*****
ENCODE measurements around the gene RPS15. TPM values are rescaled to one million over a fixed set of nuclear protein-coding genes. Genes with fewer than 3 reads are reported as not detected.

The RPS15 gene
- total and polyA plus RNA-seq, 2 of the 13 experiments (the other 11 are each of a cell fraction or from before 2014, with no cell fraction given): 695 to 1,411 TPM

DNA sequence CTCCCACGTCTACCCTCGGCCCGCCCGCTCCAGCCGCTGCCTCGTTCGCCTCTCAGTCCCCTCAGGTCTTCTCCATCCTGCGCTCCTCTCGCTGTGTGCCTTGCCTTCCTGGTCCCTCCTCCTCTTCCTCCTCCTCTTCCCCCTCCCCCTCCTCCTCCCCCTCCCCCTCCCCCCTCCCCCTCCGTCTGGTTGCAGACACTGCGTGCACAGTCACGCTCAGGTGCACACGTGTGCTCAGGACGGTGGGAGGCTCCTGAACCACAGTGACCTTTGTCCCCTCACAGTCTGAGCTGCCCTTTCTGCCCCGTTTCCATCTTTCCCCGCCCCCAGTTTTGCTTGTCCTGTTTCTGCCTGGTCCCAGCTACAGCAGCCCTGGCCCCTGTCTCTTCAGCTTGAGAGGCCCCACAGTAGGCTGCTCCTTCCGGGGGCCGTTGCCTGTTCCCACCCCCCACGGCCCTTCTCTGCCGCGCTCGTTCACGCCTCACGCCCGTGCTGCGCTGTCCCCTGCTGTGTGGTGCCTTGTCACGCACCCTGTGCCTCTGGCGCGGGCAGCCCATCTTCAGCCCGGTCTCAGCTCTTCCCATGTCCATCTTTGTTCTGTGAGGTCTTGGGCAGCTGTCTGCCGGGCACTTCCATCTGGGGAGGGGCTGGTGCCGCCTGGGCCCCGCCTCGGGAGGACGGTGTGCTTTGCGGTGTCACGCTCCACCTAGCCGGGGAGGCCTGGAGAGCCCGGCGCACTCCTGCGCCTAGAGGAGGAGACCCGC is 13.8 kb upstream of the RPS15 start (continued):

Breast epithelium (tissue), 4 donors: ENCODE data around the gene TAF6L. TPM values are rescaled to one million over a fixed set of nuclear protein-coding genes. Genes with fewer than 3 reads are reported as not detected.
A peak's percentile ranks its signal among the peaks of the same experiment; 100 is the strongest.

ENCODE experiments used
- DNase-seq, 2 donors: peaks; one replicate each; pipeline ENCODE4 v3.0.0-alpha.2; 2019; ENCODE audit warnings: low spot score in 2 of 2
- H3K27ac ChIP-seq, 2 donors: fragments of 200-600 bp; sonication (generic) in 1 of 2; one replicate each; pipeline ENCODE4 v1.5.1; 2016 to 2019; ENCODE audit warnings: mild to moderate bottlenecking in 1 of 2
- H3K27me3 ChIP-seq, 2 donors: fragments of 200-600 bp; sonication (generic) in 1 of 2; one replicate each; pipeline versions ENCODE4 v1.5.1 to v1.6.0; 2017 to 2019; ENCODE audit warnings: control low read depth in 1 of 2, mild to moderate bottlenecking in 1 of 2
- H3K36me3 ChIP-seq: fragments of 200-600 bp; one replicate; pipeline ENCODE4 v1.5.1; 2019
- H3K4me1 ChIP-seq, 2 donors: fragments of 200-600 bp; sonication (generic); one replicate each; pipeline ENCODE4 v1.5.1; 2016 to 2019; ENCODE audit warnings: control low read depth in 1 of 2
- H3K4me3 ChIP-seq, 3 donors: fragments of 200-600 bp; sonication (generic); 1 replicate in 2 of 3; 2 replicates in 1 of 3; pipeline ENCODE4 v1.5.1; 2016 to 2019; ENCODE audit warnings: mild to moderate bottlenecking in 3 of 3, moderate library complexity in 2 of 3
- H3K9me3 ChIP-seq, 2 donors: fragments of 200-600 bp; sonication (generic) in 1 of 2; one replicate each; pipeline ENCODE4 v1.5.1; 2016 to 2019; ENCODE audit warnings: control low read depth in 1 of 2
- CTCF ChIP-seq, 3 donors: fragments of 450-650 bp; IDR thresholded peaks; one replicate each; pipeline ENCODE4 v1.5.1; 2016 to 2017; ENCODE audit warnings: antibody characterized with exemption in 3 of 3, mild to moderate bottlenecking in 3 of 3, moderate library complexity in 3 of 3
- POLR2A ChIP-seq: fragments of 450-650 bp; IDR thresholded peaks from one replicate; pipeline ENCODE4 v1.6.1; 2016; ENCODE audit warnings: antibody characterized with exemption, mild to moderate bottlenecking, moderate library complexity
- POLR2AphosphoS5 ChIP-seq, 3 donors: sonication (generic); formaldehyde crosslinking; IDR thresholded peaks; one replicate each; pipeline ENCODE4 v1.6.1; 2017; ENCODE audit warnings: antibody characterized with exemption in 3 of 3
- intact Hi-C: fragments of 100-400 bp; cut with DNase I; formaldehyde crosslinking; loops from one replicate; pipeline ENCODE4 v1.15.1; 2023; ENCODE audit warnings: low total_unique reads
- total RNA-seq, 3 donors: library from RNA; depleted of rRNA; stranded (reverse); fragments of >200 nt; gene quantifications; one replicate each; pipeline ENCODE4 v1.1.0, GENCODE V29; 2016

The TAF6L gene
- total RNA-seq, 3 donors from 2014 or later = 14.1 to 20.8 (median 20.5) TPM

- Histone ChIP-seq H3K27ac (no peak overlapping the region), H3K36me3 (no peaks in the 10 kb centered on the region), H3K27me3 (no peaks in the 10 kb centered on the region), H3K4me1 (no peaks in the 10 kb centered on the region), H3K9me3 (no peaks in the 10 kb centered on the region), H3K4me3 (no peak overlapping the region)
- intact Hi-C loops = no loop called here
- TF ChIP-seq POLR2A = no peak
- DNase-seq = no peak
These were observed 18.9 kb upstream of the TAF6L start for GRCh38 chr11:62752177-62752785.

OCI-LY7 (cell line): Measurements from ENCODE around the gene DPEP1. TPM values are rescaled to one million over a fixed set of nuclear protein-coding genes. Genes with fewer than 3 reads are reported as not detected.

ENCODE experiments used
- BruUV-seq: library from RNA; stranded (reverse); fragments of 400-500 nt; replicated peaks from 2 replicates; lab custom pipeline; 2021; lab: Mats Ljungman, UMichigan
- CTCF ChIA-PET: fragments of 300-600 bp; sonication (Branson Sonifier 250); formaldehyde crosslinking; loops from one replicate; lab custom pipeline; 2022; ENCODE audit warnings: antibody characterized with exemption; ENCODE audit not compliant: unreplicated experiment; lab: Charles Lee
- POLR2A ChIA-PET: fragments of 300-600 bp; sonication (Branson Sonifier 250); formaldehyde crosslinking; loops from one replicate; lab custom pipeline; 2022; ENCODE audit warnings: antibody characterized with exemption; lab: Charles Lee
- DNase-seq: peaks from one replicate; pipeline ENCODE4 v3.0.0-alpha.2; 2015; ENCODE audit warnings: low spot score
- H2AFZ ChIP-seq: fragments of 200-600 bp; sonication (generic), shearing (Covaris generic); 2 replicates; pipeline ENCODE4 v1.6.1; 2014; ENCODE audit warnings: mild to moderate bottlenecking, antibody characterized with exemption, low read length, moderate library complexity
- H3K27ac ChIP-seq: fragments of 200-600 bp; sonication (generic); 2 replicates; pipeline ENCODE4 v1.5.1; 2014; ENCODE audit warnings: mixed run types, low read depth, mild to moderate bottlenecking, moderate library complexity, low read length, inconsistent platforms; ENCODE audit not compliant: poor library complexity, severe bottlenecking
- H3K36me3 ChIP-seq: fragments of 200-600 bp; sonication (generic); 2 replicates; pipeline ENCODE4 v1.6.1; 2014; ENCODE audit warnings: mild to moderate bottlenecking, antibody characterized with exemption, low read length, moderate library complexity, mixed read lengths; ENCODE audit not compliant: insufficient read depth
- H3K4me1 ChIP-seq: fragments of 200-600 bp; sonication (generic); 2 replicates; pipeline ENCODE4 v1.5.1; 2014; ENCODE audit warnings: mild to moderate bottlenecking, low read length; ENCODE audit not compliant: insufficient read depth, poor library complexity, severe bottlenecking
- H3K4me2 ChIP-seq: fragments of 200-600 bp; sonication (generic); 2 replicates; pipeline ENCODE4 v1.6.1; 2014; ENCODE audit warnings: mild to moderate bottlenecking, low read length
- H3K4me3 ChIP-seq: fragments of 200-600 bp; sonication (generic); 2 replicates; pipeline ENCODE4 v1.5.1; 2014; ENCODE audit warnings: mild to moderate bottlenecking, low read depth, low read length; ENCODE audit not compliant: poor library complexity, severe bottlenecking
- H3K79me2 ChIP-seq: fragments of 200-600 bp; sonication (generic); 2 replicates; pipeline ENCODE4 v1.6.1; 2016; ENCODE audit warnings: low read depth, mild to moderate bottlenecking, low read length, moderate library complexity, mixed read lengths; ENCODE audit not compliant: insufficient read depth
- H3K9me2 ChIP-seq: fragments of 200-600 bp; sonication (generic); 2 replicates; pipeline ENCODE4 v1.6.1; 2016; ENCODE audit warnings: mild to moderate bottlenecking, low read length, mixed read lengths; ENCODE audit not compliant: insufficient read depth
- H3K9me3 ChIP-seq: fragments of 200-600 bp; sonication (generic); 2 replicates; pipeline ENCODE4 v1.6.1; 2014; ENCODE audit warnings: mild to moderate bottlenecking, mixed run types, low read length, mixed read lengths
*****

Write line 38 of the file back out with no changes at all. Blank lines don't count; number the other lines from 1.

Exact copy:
- H3K4me3 ChIP-seq: fragments of 200-600 bp; sonication (generic); 2 replicates; pipeline ENCODE4 v1.5.1; 2014; ENCODE audit warnings: mild to moderate bottlenecking, low read depth, low read length; ENCODE audit not compliant: poor library complexity, severe bottlenecking